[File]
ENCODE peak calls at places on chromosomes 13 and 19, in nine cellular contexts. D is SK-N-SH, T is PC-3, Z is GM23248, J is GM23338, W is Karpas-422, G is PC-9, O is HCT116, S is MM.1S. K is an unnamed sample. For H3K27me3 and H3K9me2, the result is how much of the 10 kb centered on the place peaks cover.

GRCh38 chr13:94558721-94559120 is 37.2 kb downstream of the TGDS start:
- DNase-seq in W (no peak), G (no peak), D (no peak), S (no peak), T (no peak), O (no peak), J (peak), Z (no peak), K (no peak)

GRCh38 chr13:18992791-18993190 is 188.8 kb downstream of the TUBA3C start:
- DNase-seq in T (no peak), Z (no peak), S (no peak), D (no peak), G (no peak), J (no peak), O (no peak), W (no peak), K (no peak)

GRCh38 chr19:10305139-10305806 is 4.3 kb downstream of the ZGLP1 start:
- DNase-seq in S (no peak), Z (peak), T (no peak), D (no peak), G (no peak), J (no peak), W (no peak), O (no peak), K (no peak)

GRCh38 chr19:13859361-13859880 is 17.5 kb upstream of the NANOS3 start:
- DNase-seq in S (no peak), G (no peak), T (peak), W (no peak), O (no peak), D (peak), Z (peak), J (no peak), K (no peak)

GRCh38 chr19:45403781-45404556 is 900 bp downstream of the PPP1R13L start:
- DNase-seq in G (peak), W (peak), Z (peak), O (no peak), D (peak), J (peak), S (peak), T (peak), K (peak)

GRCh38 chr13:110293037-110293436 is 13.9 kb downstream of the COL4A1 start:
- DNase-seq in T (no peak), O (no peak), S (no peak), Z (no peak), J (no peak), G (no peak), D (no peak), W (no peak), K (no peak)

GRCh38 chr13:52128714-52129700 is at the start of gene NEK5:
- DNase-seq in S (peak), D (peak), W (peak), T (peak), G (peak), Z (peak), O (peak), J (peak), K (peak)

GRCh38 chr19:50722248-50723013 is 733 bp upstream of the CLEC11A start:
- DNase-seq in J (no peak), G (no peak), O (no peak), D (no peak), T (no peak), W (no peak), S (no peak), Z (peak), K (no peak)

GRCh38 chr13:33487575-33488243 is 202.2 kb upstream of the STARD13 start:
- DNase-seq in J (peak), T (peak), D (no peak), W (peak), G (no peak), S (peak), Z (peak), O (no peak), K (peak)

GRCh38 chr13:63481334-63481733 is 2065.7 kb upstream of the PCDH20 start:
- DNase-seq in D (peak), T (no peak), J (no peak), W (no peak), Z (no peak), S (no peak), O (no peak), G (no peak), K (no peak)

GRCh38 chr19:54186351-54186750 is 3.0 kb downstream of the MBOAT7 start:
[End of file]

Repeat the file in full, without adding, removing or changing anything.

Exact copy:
ENCODE peak calls at places on chromosomes 13 and 19, in nine cellular contexts. D is SK-N-SH, T is PC-3, Z is GM23248, J is GM23338, W is Karpas-422, G is PC-9, O is HCT116, S is MM.1S. K is an unnamed sample. For H3K27me3 and H3K9me2, the result is how much of the 10 kb centered on the place peaks cover.

GRCh38 chr13:94558721-94559120 is 37.2 kb downstream of the TGDS start:
- DNase-seq in W (no peak), G (no peak), D (no peak), S (no peak), T (no peak), O (no peak), J (peak), Z (no peak), K (no peak)

GRCh38 chr13:18992791-18993190 is 188.8 kb downstream of the TUBA3C start:
- DNase-seq in T (no peak), Z (no peak), S (no peak), D (no peak), G (no peak), J (no peak), O (no peak), W (no peak), K (no peak)

GRCh38 chr19:10305139-10305806 is 4.3 kb downstream of the ZGLP1 start:
- DNase-seq in S (no peak), Z (peak), T (no peak), D (no peak), G (no peak), J (no peak), W (no peak), O (no peak), K (no peak)

GRCh38 chr19:13859361-13859880 is 17.5 kb upstream of the NANOS3 start:
- DNase-seq in S (no peak), G (no peak), T (peak), W (no peak), O (no peak), D (peak), Z (peak), J (no peak), K (no peak)

GRCh38 chr19:45403781-45404556 is 900 bp downstream of the PPP1R13L start:
- DNase-seq in G (peak), W (peak), Z (peak), O (no peak), D (peak), J (peak), S (peak), T (peak), K (peak)

GRCh38 chr13:110293037-110293436 is 13.9 kb downstream of the COL4A1 start:
- DNase-seq in T (no peak), O (no peak), S (no peak), Z (no peak), J (no peak), G (no peak), D (no peak), W (no peak), K (no peak)

GRCh38 chr13:52128714-52129700 is at the start of gene NEK5:
- DNase-seq in S (peak), D (peak), W (peak), T (peak), G (peak), Z (peak), O (peak), J (peak), K (peak)

GRCh38 chr19:50722248-50723013 is 733 bp upstream of the CLEC11A start:
- DNase-seq in J (no peak), G (no peak), O (no peak), D (no peak), T (no peak), W (no peak), S (no peak), Z (peak), K (no peak)

GRCh38 chr13:33487575-33488243 is 202.2 kb upstream of the STARD13 start:
- DNase-seq in J (peak), T (peak), D (no peak), W (peak), G (no peak), S (peak), Z (peak), O (no peak), K (peak)

GRCh38 chr13:63481334-63481733 is 2065.7 kb upstream of the PCDH20 start:
- DNase-seq in D (peak), T (no peak), J (no peak), W (no peak), Z (no peak), S (no peak), O (no peak), G (no peak), K (no peak)

GRCh38 chr19:54186351-54186750 is 3.0 kb downstream of the MBOAT7 start: